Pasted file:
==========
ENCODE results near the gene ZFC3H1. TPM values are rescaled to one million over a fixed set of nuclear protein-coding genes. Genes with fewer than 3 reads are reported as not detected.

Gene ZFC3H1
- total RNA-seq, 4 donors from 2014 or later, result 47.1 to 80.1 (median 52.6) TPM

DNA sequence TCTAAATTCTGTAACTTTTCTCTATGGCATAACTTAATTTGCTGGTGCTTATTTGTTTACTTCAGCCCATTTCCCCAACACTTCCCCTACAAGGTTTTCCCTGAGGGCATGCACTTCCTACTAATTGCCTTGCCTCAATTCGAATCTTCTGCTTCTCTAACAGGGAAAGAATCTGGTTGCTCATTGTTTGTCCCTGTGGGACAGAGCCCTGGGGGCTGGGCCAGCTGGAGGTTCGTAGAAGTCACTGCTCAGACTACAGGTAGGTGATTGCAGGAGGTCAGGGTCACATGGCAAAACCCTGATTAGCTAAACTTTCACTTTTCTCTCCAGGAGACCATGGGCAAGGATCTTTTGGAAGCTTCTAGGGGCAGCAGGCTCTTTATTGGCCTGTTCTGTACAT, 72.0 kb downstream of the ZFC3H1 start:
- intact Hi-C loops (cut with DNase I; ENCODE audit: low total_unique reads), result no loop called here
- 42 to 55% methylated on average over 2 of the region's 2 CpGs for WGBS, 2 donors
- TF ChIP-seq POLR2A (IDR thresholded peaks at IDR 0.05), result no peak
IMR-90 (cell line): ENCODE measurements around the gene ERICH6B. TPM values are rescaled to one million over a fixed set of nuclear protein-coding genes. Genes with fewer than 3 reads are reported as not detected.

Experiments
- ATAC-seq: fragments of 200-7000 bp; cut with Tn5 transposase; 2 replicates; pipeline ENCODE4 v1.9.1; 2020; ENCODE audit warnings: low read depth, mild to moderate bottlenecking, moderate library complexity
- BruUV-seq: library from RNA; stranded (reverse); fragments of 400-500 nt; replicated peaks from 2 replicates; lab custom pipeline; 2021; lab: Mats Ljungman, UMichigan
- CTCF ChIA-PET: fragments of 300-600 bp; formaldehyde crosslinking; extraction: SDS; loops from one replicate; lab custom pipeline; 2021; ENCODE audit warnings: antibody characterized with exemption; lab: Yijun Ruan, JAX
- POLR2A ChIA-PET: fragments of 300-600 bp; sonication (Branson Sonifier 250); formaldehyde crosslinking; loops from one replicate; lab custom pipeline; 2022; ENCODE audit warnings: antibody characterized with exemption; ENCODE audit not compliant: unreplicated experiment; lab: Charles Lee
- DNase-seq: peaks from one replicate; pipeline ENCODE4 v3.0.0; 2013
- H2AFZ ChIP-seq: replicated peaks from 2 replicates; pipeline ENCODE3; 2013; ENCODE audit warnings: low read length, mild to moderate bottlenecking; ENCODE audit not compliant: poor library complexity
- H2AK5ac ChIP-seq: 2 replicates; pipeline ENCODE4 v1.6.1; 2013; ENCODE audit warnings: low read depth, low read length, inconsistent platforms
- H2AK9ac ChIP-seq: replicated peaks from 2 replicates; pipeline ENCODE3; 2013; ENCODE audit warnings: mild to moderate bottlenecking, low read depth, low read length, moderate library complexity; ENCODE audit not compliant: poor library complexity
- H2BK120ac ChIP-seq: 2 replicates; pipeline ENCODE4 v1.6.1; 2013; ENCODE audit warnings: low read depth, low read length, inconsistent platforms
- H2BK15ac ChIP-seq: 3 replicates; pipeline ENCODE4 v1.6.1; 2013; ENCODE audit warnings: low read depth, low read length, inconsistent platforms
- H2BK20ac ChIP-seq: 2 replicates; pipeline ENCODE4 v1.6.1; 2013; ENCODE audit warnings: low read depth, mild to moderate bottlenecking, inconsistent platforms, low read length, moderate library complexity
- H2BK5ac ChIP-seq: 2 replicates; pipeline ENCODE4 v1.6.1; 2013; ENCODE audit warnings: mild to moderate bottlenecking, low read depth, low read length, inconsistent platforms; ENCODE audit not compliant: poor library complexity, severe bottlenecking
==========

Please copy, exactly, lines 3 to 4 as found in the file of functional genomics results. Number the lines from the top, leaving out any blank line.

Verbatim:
- total RNA-seq, 4 donors from 2014 or later, result 47.1 to 80.1 (median 52.6) TPM

DNA sequence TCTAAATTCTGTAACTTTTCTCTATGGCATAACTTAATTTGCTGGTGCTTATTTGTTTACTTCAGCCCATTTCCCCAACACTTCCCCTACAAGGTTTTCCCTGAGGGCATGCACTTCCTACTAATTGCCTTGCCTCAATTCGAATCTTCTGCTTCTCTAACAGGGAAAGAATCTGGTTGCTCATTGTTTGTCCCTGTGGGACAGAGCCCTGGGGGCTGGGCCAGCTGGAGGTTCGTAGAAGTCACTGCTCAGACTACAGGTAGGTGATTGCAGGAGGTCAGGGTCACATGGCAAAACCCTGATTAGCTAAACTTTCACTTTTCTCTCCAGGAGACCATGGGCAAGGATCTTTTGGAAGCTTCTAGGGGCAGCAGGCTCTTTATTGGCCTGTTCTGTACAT, 72.0 kb downstream of the ZFC3H1 start: